The brain’s short-term information storage system is the workbench for the solving of mental problems. It is called the working memory (WM) and the amount of information it can hold relates to general intelligence. If this WM is trained they have found that in children their IQ can leap as much as 8 percent. It is thought therefore that memory training can unlock brain power. The Bible says “Thy word have I hidden (memorised) in my heart that I might not sin against you.” (Psalm 119:11).

Lastly, sleep on it. “If you have been awake for 21 hours straight, your abilities are equivalent to someone who is legally drunk.” Also, two or three late nights and early mornings do the same. More or adequate sleep periods enable people to concentrate better and respond to mental stimuli. “Attention is the base of a mental pyramid” says Sean Drummond from the University of San Diego. Professor Biggs of Cambridge says that no one can study (undisrupted attention) realistically for more than 20 minutes at a time. Whilst we sleep the mind goes into problem-solving mode.

There’s a thought of resting that sleep implies and the Bibles again comes to our aid: “Rest in the LORD, and wait patiently for Him; do not fret . . . ” (Ps 37:7). If we feed and simulate the brain and keep active, cut out smoking and drinking, and, who knows, by taking up knitting we could live for ever.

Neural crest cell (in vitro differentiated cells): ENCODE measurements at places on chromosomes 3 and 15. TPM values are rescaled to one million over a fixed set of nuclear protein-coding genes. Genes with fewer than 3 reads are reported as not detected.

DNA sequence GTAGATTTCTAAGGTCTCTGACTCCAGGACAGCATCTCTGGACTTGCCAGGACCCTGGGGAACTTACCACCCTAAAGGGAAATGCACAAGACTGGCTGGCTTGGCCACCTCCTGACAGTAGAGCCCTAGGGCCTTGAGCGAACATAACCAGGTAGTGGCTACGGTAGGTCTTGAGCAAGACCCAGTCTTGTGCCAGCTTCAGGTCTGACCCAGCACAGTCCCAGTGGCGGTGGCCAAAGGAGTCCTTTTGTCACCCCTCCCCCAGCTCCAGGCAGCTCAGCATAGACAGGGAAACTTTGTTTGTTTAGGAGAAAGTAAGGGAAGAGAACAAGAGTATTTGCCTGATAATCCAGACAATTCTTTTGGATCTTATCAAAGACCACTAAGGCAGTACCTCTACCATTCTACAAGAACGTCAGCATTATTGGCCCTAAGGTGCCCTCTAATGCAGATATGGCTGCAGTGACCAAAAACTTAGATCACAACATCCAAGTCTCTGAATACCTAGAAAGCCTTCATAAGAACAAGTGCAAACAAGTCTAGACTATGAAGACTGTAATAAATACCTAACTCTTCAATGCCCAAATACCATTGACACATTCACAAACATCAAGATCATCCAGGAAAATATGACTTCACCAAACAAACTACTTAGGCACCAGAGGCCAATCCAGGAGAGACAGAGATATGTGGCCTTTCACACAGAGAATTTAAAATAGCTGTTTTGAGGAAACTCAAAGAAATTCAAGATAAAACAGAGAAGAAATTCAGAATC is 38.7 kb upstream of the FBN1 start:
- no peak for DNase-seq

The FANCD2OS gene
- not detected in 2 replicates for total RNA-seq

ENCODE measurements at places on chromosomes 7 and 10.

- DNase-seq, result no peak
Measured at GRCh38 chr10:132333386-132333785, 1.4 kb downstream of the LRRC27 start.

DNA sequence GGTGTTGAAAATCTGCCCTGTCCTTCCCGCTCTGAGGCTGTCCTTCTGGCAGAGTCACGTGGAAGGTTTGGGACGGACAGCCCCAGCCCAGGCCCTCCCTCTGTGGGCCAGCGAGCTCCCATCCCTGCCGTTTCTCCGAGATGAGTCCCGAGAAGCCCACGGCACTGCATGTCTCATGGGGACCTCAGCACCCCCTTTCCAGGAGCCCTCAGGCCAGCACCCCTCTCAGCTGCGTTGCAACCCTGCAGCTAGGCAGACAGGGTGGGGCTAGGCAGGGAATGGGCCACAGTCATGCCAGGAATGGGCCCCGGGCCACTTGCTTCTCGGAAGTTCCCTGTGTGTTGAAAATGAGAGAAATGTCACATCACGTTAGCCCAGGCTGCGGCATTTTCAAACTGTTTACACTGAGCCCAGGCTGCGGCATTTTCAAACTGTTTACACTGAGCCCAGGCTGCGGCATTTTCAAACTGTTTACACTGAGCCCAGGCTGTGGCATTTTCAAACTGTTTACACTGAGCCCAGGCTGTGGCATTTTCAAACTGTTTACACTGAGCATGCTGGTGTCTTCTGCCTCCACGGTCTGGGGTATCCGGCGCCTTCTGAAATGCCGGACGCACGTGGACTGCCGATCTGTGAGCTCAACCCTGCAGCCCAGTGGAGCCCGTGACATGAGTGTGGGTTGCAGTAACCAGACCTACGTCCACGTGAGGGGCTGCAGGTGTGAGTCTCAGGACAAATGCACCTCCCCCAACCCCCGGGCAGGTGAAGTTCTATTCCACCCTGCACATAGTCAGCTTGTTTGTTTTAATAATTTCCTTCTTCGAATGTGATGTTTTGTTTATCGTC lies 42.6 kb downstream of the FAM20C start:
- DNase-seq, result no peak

Keeping the distance

A farmer has fallen foul of the local authority, and has felt the full weight of government bureaucracy. An inspector from Berkshire County Council identified the lack of width on a public pathway because barley had been allowed to grow on a part of the path that crosses his land.

The inspector told the farmer to spray this area to ensure that the following year the path was the right width. The pathway has been on the farmer’s land for generations, and apparently this is the first time in 83 years he or his forefathers have been reprimanded. With local government resources stretched to breaking point, one would have thought that something more urgent would have been their priority, but 10cm is 10cm and the law is the law and you can’t buck that!

Similarly, but different, a pilot was disciplined for flying too low. Whilst he was in his Phantom jet over a Scottish town he breached the low-level flying regulations. He lost 18 months seniority for flying about 145 metres over Broughty Ferry. He was 460 metres too low – just a tad more than 10 cm!

Flt Lt Contradi, the pilot, was convicted under section 51 and 52 of the Air Force Act 1955 for illegal low flying and causing annoyance to the public. The navigator, Flt Lt Wells, was found guilty of breaching section 69 of the Act, which relates to good conduct prejudicial to good order and discipline, by failing to warn the pilot that he was flying too low.

The pilot was convicted soon after the event, the farmer’s field could have been infringing the law for years, but no one noticed. That’s the trouble with sin, (that is what breaking the law is), some sins are obvious and some unobserved. It depends on who knows the law, who catches up with the culprit and the date the law was enacted, since some laws can be challenged because they are out of date. Others are dateless, as a Mr. Massued Cohen recently found out.